Study: Vitamin D Supplements Don’t Protect Against Fractures

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Keeping bones strong may take more than popping a few pills, according to the latest research.

Scientists from the University of Auckland in Auckland, New Zealand reviewed 23 studies involving 4,082 healthy volunteers with an average age of 59 and report that those who took vitamin D supplements for about two years did not have significantly greater bone density or lower risk of osteoporosis than those who didn’t take them.

That confirms what the U.S. Preventive Services Task Force found earlier this year in its review of the data — that adding 400 IU of vitamin D and 1000 mg of calcium to a healthy diet did not lower the risk of fractures for post menopausal women. Because vitamin D pulls calcium, a building block of bone, from the intestines, doctors have long assumed that urging the elderly to take supplements would help them to maintain healthy levels of vitamin D, which tend wane with age. And data suggesting that about 57% of American adults are deficient in the vitamin only gave the advice more urgency.

But all of that additional D doesn’t seem to be making bones any stronger, say the researchers, who published their findings in the Lancet. For healthy individuals, at least, who are not suffering from osteoporosis, adding more vitamin D to what they are getting from their daily diet — or from sunlight, which the skin transforms into active forms of D — isn’t necessary. Recent studies have also suggested that estimates of vitamin D deficiency may have been misleading, since scientists measured different forms of the vitamin in the body. “Our data suggest that targeting low-dose vitamin D supplements only to individuals who are likely to be deficient could free up substantial resources that could be better used elsewhere in health care,” study author Ian Reid said in a statement. To maintain strong bones, for most adults it’s enough t to take in at least 600 IU of vitamin D daily, from foods such as fatty fish and dairy products. and for the elderly to consume around 800 IU of vitamin D a day.

5 comments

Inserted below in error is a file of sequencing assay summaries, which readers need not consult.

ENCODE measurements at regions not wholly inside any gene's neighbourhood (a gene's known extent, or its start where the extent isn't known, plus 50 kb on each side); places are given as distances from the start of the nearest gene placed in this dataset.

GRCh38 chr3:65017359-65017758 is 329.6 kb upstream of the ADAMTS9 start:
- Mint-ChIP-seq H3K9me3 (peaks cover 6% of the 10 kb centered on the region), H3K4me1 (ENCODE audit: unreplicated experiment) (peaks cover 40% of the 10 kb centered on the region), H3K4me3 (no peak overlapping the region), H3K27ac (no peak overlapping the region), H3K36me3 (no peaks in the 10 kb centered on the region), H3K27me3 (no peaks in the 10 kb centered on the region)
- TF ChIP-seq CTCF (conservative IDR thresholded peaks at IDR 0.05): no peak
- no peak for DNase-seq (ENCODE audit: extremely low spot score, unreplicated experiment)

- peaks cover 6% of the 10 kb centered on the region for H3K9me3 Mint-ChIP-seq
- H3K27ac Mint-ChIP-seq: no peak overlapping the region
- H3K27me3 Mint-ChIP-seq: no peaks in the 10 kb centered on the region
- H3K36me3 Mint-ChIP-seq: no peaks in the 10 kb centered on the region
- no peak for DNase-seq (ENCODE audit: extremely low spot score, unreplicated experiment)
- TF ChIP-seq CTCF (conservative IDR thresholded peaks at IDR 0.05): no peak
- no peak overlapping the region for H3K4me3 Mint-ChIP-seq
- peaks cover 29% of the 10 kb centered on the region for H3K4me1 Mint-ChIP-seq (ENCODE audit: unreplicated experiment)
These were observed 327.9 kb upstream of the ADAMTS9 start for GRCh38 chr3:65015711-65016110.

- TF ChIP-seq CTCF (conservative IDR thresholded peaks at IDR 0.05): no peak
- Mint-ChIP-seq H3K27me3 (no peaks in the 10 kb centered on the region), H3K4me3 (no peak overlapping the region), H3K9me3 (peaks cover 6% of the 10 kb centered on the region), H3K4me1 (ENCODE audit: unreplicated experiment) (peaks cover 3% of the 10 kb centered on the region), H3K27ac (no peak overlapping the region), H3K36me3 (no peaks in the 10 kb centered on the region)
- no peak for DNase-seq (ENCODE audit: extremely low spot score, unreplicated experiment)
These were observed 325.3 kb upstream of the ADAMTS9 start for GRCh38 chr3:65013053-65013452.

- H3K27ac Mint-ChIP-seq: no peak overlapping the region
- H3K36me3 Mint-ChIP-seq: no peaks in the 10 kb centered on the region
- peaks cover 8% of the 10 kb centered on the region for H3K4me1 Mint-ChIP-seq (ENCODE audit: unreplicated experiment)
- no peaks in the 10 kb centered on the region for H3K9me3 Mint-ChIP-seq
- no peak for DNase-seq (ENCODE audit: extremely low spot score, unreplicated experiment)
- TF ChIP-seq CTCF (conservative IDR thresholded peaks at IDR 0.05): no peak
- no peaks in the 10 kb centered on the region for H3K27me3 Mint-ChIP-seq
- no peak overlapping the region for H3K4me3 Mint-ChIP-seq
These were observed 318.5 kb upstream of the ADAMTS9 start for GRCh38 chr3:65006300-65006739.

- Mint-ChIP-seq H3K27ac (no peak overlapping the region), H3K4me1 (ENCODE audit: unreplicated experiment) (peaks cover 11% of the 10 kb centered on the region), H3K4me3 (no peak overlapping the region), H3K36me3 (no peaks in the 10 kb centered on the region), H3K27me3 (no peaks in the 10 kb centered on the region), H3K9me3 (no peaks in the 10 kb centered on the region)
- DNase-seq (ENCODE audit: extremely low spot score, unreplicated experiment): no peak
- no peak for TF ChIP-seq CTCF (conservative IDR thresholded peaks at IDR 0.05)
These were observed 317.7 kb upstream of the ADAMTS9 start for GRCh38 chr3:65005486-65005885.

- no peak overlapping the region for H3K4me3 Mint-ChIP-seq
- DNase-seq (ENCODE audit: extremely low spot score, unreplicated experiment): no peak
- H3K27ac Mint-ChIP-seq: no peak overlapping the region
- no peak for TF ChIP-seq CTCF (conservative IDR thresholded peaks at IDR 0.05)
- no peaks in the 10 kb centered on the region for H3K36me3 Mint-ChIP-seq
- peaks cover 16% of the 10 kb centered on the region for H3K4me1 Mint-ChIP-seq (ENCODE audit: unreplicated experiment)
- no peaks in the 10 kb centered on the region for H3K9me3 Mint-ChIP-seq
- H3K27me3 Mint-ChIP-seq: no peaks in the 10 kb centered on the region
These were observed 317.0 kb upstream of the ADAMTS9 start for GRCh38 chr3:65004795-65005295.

TallPaul
TallPaul

Bone density is determined by inflammation due to increased consumption of omega 6 fatty acids.  Linoleic acid/arachidonic acid are essential fatty acids that are the building blocks for inflammatory hormones, prostaglandins and leukotrienes.  The more you eat, the more silent inflammation you have.  Rheumatologists treat osteoporosis.  Rheums focus on inflammation, although not very well.  Very clear, but the medical community is not capable of understanding how inflammation causes chronic disease like osteoporosis and how your diet is responsible. 

franklyme100
franklyme100

i have learned that one needs to take Vit K-2 along w/Vit D-3 so D-3 is delivered to the bones.  D-3 also helps build immunity.

last paragraph:  dairy products?  let's get over it, folks.  that is not going to help build bones. this study could have been done anywhere in the world and i would not be surprised if pharm industry paid for it.  they cannot tolerate individuals taking supplement that is not a prescription.  we have to be our own doctors!

T_T_
T_T_

Completely ridiculous study. Only one fact was provided...get your vitamin D from sunshine. Other than that the entire study is a farce. Let's look at it scientifically. The study was based on 23 different studies with 4000 people. That's a little over 150 people per study on average!

The recommend dosage of Vitamin D is from the 70's. That's another big joke. Any reputable MD, dietician, and dermatologist will tell you that you need a minimum of 400 and at least 1000 is recommended. 

mary.waterton
mary.waterton

@T_T_ 

I agree big time. Dr. Holick, MD, has shown that nearly all of us are severely short vitamin d. You can go as high as 50,000 IU's per day with no ill effects and it doesn't become toxic until like 500,000 IU's or more. So it's very difficult to overdose on vitamin d.

But no matter how much vitamin d you take, it's not going to prevent osteoporosis and fractures without exercise ... something people of all ages seem to hate doing.